Semiautomatics command the lion’s share of the handgun market these days, but the revolver isn’t going away — and for good reason. They’re simple to operate, totally reliable and excellent for home defense, concealed carry and hunting. Here are some of the key new revolver introductions sure to appeal to wheelgunners of every stripe.
Ruger GP100 .44 Special—The GP100 platform seems to fly under the radar a little bit, likely because it’s beefier than some of its competitors. It may be a little overbuilt, but that makes it rugged and easier to control. And now it’s available in .44 Special, a caliber near and dear to my heart. With its 3-inch full-lug barrel, it weighs 36 ounces, and man is it fun to shoot. The sample I put rounds through was superbly accurate, and with comfortable Hogue Monogrips, I could’ve spent the entire day at the range.
Why It’s Cool: As a sensible defensive caliber in a nice-handling revolver, I’m thinking this is going to be my next trail gun. And it would certainly make an excellent home defense or CCW gun for the recoil sensitive, $830.
Smith & Wesson Model 69 Combat Magnum—A couple of years ago, Smith & Wesson brought out its first L-frame revolver chambered in .44 Mag. The Model 69 Combat Magnum made its debut with a 4¼-inch barrel; this year, the company has shortened that to 2¾ inches. The change drops the gun’s weight to just a tad over 34 ounces.
Why It’s Cool: The .44 Magnum is one of the most versatile handgun chamberings on the planet — able to pump out raw power to defend against heavy-duty threats or drop down to the capable .44 Special for all-around use. All this in a compact and light package, $850.
Magnum Research BFR—The BFR (Big Frame Revolver) is chambered not only for the world’s most powerful handgun rounds, it’s also available in rifle calibers such as .30-30 Win., .444 Marlin, .45-70 Gov’t. and .450 Marlin. New is an upgraded model with a taller, narrower hammer spur and a one-piece, screw-less Hogue rubber grip. Both features should make these bad boys a little more fun to shoot.
Why It’s Cool: It’s big and powerful. But for hunters, the BFR also adds the unique capability of carrying a revolver and rifle chambered for the same cartridge you might be using for deer, bear or wild boar, $1,185.
Smith & Wesson 3-5-7 Series—S&W is selling this as a “collector must-have,” but it seems more like a “shooter must-have” to me. What you get is an all-stainless Model 686 Plus Deluxe in, surprise, .357 Mag. Special features include an unfluted cylinder and custom black/silver wood grips engraved with “357.” Sights are an adjustable rear with white outline and red ramp front. The series is available in 3-, 5- and 7-inch barrel lengths.
Why It’s Cool: The collector aspect aside, this is a serious do-it-all revolver. The 3-inch would make a fine carry gun, the 5-inch should be both fun to shoot and a great defensive tool, and the 7-incher would make a good hunting gun or simply a piece to show off at the range, $900.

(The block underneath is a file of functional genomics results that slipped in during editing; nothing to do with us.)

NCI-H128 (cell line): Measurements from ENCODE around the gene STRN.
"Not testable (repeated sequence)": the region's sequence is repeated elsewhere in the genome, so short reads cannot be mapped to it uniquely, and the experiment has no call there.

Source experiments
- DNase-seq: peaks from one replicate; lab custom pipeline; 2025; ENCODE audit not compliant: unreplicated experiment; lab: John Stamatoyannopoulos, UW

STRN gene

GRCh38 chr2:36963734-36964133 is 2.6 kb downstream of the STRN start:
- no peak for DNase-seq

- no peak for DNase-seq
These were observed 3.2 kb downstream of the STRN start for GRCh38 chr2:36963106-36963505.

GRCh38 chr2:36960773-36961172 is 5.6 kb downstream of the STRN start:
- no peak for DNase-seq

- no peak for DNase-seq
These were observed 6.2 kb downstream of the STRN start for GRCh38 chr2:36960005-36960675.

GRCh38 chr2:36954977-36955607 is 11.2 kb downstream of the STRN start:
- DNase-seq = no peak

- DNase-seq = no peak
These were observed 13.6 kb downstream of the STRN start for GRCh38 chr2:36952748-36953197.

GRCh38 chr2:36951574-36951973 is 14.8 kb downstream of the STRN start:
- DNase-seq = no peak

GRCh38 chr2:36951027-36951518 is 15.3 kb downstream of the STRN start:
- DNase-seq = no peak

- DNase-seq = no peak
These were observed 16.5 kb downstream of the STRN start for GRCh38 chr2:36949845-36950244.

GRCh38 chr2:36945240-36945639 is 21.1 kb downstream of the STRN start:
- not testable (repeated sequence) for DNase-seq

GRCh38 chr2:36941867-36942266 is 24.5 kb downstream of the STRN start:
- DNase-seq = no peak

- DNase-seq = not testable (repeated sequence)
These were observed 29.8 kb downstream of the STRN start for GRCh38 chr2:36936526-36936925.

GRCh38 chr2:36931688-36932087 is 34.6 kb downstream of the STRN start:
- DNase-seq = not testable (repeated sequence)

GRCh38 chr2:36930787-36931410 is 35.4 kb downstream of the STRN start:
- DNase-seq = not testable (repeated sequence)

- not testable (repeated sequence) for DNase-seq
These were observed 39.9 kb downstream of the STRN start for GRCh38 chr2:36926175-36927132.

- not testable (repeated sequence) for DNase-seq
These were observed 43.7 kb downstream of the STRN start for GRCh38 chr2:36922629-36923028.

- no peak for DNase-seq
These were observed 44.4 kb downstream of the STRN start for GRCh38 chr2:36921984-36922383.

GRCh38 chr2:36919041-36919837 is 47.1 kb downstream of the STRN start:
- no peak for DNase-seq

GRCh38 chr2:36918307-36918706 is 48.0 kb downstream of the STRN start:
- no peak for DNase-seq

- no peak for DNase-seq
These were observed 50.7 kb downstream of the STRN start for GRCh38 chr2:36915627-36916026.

Colt Cobra—Colt initially produced the Cobra, a snub-nose double-action revolver, from 1950 to 1981. Now it’s back and better than ever. The current iteration features the same six-shot capacity and is .38 +P capable. The gun also sports a fiber-optic front sight that is user swappable for tritium or other options. I haven’t shot it yet, but I did get to dry-fire it at a recent trade show, and I was impressed with the smooth double-action trigger pull.
Why It’s Cool: It’s a Colt, for one thing. But I think the big selling point is the Cobra’s six-shot capacity. Most snubbies hold only five rounds, and that extra shot could come in handy in a defensive situation, $700.
Ruger Redhawk—For years, the Redhawk was the quintessential big revolver. But in recent years, Ruger recognized that many folks, especially those who spend a lot of time outdoors, wanted to pack a lot of power in a smaller gun. New this year is a .357 Mag. with a stubby 2¾-inch barrel and eight-round cylinder. It’s a gun you can carry comfortably all day in the backcountry and have plenty of defensive capability against two-legged and all but the largest four-legged critters.
Why It’s Cool: The Redhawk has always been one of the best-looking revolvers around, and this one puts a whopping eight-round capacity in your hands — with the versatility of firing full-power .357, .38 +P or .38 Special ammo, $1,080.
Uberti Short Stroke SASS Pro—Duffers like me take their sweet ol‘ time when shooting single-action revolvers, but for competitors in Single Action Shooting Society matches, every second counts. The new Short Stroke SASS Pros — available in .45 Colt and .357 Mag. in both 4¾- and 5½-inch barrels — have short stroke hammers with 20 percent less travel than a typical SAA-style revolver. The hammer spur is extra wide and has a low profile for an uninterrupted view of the sight picture. A custom-grade mainspring provides a smooth trigger pull.
Why It’s Cool: If you’re serious about competition, you owe it to yourself to have the best equipment you can afford — gear that’s going to give you every legal advantage so all you have to concentrate on is the shooting itself. Take a hard look at this SASS Pro, $720.
Kimber K6s—For 2017, the company has expanded its lineup of six-shot .357 Mag. revolvers. They’re all double-action-only (DAO) with 2-inch barrels, and Kimber claims they’re the lightest of their kind — and it’s hard to argue with that when they weigh 23 ounces empty. Basically, they differ in the type of sights — fiber-optic or tritium night sights or Crimson Trace Lasergrips. The sexiest of the bunch, the Deluxe Carry Revolver (DCR), sports checkered Millenium (sic, per Kimber’s website) rosewood grips.
Why It’s Cool: Six shots of .357 Mag. in a gun this light? Sign me up. While the DCR is the belle of the ball in terms of looks, and the LG model boasts a laser, I’ll bet the two rubber-grip models are more pleasant to shoot with full-power loads, $920.